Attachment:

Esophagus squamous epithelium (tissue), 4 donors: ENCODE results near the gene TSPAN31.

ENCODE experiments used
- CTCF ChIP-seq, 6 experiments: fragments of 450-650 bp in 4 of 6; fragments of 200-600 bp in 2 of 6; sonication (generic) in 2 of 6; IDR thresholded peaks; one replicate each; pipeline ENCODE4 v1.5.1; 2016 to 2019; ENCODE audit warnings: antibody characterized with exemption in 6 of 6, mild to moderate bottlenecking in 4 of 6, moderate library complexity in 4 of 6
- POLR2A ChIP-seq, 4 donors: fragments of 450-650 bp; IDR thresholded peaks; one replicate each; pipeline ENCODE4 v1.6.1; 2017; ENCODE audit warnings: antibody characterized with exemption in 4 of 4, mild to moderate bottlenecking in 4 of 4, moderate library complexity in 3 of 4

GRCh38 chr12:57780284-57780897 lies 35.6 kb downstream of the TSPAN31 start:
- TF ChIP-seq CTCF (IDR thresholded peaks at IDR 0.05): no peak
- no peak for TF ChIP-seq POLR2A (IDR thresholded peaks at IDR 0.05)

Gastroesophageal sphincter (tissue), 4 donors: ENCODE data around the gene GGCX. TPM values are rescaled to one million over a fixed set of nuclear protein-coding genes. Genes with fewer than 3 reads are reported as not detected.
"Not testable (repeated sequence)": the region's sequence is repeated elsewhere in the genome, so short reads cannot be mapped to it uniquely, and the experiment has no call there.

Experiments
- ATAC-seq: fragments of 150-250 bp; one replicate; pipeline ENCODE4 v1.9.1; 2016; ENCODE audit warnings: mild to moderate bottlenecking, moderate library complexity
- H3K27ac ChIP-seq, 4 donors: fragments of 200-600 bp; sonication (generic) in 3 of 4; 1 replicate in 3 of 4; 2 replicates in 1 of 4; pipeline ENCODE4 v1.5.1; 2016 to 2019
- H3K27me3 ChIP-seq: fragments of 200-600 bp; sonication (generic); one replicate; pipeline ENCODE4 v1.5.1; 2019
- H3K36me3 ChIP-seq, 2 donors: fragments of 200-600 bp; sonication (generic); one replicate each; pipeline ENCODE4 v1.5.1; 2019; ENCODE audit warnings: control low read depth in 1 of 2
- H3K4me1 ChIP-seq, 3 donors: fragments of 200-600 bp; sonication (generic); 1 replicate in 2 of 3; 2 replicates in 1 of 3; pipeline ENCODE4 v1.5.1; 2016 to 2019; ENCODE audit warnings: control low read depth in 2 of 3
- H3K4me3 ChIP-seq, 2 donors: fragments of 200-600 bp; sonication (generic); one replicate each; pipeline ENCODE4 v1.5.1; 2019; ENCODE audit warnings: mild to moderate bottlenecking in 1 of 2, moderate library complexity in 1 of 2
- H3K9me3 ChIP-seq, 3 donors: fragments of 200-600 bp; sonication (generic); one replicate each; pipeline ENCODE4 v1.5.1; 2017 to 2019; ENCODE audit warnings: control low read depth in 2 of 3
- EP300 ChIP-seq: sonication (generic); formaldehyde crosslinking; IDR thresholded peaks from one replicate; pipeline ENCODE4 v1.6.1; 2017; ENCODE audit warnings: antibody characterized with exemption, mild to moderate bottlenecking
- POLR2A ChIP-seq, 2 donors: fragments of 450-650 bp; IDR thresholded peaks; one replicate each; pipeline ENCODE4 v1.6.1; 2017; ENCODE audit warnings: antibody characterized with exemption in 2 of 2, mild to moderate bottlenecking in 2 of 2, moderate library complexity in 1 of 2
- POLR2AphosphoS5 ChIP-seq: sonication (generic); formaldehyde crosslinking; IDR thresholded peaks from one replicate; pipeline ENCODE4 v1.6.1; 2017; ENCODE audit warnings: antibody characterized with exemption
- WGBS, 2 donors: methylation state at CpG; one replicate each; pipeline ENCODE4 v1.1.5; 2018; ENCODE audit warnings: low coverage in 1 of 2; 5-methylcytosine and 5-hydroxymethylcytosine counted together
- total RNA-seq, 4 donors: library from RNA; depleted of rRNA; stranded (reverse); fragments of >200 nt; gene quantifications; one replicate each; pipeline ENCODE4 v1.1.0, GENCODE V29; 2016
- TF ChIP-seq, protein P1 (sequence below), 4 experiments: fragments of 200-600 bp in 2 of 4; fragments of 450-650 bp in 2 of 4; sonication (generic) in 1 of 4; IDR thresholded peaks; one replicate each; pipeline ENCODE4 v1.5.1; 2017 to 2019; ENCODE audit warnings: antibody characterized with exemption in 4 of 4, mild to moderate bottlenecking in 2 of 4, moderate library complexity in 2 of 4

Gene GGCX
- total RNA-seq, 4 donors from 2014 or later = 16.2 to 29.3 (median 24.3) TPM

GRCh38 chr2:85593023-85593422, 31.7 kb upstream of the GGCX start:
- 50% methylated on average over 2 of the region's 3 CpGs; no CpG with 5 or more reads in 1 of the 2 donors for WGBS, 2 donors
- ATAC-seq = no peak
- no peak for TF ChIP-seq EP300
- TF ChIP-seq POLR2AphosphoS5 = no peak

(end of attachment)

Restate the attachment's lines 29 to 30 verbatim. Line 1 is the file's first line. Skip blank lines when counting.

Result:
- no peak for TF ChIP-seq EP300
- TF ChIP-seq POLR2AphosphoS5 = no peak